I enjoy being able to answer questions from the readers of Today’s Christian Living magazine in my “Ask Dr. Walt” column. In the July 2023 issue, I answered a question about the alternatives to sugar.
Question: What are the healthiest alternatives to sugar?
Answer: The CDC says, “Americans are eating and drinking too many added sugars, which can contribute to many chronic health problems.”
Too much sugar may cause:
Sources: American Heart Association, Harvard University
Sugar substitutes, also called non-sugar sweeteners (NSS) may help you reduce your intake of sugar. Most are promoted as a healthy alternative to sugar and to lower your weight. But are these claims true? And, even more importantly, are NSS safe?
In May 2023, the World Health Organization (WHO) recommended that NSS should not be used to achieve weight control or to reduce the risk of chronic diseases (e.g, cardiovascular disease, cancer, etc.) because of clinical studies that people using them have no long-term weight loss. Furthermore, according to the WHO, observational studies link the use of NSS to several increased health risks.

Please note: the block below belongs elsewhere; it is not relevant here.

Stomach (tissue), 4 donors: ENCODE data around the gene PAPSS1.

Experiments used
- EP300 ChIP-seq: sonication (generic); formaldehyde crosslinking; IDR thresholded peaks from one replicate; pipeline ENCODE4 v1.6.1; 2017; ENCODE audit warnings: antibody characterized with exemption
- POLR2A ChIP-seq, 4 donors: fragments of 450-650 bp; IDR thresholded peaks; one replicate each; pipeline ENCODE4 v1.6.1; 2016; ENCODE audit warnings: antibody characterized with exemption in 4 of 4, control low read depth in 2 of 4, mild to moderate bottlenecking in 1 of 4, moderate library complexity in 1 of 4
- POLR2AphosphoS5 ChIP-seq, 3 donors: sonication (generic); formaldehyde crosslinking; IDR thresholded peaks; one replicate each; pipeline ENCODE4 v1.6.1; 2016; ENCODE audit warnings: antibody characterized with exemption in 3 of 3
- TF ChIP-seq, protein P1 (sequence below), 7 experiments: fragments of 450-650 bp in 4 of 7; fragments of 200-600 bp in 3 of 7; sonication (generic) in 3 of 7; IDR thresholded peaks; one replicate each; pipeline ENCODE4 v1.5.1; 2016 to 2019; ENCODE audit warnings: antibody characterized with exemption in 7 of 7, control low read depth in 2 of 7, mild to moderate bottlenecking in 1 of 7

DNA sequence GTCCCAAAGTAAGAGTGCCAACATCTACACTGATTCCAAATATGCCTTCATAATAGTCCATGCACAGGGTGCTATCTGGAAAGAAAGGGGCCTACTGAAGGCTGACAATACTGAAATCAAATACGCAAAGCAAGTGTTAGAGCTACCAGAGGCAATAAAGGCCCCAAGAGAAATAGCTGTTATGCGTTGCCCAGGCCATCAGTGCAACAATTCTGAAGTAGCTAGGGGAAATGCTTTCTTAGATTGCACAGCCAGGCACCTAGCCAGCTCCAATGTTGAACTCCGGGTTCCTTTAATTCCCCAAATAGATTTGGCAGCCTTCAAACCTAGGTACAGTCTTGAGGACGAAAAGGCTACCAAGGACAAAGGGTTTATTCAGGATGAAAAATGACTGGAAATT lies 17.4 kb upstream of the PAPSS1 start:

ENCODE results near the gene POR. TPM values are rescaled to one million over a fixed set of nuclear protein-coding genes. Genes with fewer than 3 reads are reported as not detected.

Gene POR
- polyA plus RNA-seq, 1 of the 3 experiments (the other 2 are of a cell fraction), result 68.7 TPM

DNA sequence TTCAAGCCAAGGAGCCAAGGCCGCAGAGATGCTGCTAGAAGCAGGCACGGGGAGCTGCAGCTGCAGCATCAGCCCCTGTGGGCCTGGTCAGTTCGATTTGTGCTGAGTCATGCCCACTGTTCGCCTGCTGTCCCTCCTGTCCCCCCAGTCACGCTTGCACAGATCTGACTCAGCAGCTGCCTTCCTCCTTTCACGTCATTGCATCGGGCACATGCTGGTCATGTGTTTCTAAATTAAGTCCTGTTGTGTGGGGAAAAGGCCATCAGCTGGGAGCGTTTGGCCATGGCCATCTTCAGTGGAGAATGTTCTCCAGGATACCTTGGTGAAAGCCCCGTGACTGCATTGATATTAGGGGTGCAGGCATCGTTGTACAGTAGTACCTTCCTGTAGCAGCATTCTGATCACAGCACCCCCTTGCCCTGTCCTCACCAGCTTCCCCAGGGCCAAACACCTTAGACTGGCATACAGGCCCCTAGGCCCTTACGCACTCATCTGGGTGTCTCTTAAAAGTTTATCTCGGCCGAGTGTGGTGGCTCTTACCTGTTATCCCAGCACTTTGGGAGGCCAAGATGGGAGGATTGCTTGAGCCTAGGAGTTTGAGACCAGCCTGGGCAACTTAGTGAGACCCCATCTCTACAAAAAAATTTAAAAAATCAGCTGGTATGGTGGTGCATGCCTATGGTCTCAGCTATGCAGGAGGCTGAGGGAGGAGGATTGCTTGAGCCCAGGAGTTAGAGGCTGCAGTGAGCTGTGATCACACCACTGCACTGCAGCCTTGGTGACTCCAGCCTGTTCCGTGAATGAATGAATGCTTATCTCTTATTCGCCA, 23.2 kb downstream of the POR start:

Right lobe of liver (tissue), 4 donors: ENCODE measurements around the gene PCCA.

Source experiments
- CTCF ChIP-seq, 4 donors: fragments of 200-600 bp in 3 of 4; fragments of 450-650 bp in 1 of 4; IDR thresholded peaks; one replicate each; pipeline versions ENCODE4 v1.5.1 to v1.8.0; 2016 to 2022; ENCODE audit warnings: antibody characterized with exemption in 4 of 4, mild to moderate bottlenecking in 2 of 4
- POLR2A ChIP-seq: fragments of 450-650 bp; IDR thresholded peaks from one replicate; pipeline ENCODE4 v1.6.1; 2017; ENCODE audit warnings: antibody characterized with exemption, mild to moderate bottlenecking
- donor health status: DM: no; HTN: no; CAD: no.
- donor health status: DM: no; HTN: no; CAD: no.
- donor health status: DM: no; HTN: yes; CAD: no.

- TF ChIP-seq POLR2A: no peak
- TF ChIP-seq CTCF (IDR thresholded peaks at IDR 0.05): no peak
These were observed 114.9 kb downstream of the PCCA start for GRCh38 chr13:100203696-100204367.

Non-sugar Sweeteners are associated with risks of:
Source: World Health Organization
The WHO Guideline warns that the NSS of concern are the high-intensity sweeteners such as acesulfame K, aspartame, saccharin, sucralose, stevia, and monk fruit, but exclude sugar alcohols and other low-calorie sugars (such as xylitol, sorbitol, allulose, inulin, tagatose, etc.), as well as alternative sugars (such as coconut, date, and other syrups). ConsumerLab.com (CL) adds, “In addition, the products that contain [NSS] often contain significant amounts of other [NSS] that labels don’t clearly make evident.” The WHO adds that NSS that are used in personal care products like toothpaste, skin cream, and medications are exempted from this guidance as are those with pre-existing diabetes (tinyurl.com/5ysfyttf).
High Intensity NSS
Low-Calorie Sweeteners (sugar alcohols)